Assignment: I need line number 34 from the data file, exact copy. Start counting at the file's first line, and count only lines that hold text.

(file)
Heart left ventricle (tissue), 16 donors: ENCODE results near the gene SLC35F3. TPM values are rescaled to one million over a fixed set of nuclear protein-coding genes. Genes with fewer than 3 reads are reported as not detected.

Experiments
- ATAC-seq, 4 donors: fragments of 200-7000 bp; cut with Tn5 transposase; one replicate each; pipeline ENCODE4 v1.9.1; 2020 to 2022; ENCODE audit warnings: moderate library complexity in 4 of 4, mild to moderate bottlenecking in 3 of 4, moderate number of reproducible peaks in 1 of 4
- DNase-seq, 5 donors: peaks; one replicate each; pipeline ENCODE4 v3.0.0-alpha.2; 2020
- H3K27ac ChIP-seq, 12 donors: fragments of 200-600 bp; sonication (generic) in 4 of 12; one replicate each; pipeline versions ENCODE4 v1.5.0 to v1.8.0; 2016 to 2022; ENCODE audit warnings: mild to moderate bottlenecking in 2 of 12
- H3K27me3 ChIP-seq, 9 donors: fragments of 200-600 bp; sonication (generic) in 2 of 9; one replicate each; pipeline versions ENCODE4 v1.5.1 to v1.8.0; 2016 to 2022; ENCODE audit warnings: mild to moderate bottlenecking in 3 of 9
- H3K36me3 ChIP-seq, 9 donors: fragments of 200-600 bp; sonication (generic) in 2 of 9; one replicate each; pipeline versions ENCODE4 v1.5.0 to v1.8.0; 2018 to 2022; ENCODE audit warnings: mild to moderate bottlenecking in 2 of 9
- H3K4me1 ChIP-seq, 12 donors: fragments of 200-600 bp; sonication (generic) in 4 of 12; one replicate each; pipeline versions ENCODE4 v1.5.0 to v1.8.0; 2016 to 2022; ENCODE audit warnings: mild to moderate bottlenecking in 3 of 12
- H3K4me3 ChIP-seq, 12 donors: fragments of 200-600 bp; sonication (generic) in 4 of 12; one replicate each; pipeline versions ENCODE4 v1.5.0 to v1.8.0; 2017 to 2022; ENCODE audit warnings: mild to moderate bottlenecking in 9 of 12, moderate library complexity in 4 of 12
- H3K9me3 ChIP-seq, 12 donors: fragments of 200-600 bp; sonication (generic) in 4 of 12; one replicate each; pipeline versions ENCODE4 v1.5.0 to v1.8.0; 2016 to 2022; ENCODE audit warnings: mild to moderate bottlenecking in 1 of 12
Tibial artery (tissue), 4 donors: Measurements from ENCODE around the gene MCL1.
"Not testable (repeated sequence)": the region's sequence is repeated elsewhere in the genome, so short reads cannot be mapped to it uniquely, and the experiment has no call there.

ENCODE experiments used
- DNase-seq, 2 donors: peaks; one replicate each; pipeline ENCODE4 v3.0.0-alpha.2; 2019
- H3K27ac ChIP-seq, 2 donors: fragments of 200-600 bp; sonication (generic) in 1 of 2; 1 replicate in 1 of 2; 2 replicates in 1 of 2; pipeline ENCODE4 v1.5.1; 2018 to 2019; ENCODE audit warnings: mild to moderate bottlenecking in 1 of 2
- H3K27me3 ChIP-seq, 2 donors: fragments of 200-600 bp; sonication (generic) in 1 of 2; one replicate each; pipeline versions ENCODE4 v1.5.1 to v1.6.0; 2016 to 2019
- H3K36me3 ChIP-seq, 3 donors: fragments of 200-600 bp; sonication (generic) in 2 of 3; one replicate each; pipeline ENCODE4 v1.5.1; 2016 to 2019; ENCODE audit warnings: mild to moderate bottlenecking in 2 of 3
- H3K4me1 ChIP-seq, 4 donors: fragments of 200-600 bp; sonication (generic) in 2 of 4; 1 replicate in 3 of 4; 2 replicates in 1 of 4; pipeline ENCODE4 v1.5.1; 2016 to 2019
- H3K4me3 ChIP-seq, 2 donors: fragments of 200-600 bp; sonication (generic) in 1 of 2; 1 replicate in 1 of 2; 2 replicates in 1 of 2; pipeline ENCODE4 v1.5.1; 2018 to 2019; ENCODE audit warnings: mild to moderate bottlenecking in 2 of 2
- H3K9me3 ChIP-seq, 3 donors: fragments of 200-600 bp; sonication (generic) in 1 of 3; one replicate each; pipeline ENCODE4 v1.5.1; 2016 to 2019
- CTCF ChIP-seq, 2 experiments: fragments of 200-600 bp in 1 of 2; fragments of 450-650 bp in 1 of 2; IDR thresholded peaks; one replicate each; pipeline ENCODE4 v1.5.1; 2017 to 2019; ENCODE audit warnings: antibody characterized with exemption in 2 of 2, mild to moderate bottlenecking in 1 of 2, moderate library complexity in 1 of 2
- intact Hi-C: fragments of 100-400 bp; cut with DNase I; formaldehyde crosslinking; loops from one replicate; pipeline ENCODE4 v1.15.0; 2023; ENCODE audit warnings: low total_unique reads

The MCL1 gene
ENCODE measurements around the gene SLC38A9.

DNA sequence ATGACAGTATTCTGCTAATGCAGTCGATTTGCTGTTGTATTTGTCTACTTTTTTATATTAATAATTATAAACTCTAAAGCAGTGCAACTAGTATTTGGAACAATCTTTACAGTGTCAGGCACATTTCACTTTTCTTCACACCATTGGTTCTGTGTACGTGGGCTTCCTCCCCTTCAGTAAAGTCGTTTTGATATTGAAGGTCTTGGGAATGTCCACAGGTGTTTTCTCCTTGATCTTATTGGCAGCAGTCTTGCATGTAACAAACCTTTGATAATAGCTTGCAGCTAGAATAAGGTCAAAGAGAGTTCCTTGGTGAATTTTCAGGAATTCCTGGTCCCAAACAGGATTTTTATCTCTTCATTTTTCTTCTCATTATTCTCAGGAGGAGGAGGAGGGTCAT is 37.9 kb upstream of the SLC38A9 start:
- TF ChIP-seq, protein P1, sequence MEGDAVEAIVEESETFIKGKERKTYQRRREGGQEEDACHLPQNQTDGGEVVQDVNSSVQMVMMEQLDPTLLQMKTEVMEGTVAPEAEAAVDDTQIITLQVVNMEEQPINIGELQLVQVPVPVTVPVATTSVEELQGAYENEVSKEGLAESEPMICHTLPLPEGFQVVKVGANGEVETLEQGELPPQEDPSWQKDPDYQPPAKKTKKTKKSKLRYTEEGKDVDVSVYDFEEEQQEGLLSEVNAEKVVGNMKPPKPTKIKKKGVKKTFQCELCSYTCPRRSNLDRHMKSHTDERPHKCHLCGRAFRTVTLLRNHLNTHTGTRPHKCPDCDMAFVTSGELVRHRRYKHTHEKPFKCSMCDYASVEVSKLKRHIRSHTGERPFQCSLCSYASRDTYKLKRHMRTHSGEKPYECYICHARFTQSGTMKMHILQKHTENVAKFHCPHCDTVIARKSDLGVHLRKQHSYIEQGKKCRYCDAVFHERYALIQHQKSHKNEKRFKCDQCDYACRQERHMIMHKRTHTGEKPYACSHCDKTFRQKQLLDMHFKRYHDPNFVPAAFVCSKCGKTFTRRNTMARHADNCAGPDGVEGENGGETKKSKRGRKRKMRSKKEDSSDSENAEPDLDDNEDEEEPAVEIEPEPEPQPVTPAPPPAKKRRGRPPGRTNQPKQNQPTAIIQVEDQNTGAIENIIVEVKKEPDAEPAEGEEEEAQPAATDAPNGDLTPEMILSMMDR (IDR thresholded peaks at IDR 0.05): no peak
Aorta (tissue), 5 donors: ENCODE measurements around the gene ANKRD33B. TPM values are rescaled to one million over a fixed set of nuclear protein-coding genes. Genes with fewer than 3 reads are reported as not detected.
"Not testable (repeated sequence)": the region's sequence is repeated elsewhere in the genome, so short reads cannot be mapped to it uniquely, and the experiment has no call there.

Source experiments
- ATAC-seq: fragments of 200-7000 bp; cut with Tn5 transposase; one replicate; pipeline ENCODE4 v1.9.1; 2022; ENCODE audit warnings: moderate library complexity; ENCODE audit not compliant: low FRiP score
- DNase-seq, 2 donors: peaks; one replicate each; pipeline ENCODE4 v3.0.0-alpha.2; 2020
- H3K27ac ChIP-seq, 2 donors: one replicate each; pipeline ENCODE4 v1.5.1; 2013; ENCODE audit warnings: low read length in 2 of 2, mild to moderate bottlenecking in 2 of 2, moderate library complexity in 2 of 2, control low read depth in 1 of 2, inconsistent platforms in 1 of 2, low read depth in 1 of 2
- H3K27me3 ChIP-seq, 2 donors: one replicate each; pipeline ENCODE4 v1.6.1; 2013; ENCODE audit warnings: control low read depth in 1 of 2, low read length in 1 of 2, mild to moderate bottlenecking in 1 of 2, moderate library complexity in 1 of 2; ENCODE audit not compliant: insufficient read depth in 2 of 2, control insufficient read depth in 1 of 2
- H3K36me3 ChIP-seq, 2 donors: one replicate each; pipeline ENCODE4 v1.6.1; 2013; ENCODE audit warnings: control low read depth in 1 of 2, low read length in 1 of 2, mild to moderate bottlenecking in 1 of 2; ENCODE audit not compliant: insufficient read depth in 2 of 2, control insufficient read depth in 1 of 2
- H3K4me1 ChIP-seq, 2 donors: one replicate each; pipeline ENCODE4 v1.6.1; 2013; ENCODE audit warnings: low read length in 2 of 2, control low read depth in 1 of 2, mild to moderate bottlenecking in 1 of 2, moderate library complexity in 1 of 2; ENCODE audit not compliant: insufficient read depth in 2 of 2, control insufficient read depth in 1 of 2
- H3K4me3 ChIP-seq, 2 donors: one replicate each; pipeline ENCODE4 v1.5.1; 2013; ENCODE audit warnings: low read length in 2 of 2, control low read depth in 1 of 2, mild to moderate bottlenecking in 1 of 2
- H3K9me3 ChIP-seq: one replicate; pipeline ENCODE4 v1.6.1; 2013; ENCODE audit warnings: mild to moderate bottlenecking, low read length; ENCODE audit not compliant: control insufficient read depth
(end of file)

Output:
- H3K36me3 ChIP-seq, 2 donors: one replicate each; pipeline ENCODE4 v1.6.1; 2013; ENCODE audit warnings: control low read depth in 1 of 2, low read length in 1 of 2, mild to moderate bottlenecking in 1 of 2; ENCODE audit not compliant: insufficient read depth in 2 of 2, control insufficient read depth in 1 of 2